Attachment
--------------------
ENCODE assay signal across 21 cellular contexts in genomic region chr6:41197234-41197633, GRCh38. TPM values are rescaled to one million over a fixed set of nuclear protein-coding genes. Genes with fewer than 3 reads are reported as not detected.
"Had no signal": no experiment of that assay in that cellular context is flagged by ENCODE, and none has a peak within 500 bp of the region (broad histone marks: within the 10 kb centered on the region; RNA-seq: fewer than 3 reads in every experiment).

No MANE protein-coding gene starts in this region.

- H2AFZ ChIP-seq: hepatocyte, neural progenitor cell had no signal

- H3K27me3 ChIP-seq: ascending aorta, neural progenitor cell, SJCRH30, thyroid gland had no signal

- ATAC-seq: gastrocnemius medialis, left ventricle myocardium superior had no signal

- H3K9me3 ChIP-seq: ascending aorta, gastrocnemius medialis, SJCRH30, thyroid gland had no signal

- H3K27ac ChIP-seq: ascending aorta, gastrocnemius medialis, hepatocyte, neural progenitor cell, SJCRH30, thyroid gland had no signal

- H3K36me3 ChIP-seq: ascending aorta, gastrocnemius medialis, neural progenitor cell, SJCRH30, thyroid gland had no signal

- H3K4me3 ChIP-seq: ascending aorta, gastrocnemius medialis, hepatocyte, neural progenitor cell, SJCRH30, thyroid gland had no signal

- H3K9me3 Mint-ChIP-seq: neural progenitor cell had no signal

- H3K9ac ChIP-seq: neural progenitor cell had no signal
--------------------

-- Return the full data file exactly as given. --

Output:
ENCODE assay signal across 21 cellular contexts in genomic region chr6:41197234-41197633, GRCh38. TPM values are rescaled to one million over a fixed set of nuclear protein-coding genes. Genes with fewer than 3 reads are reported as not detected.
"Had no signal": no experiment of that assay in that cellular context is flagged by ENCODE, and none has a peak within 500 bp of the region (broad histone marks: within the 10 kb centered on the region; RNA-seq: fewer than 3 reads in every experiment).

No MANE protein-coding gene starts in this region.

- H2AFZ ChIP-seq: hepatocyte, neural progenitor cell had no signal

- H3K27me3 ChIP-seq: ascending aorta, neural progenitor cell, SJCRH30, thyroid gland had no signal

- ATAC-seq: gastrocnemius medialis, left ventricle myocardium superior had no signal

- H3K9me3 ChIP-seq: ascending aorta, gastrocnemius medialis, SJCRH30, thyroid gland had no signal

- H3K27ac ChIP-seq: ascending aorta, gastrocnemius medialis, hepatocyte, neural progenitor cell, SJCRH30, thyroid gland had no signal

- H3K36me3 ChIP-seq: ascending aorta, gastrocnemius medialis, neural progenitor cell, SJCRH30, thyroid gland had no signal

- H3K4me3 ChIP-seq: ascending aorta, gastrocnemius medialis, hepatocyte, neural progenitor cell, SJCRH30, thyroid gland had no signal

- H3K9me3 Mint-ChIP-seq: neural progenitor cell had no signal

- H3K9ac ChIP-seq: neural progenitor cell had no signal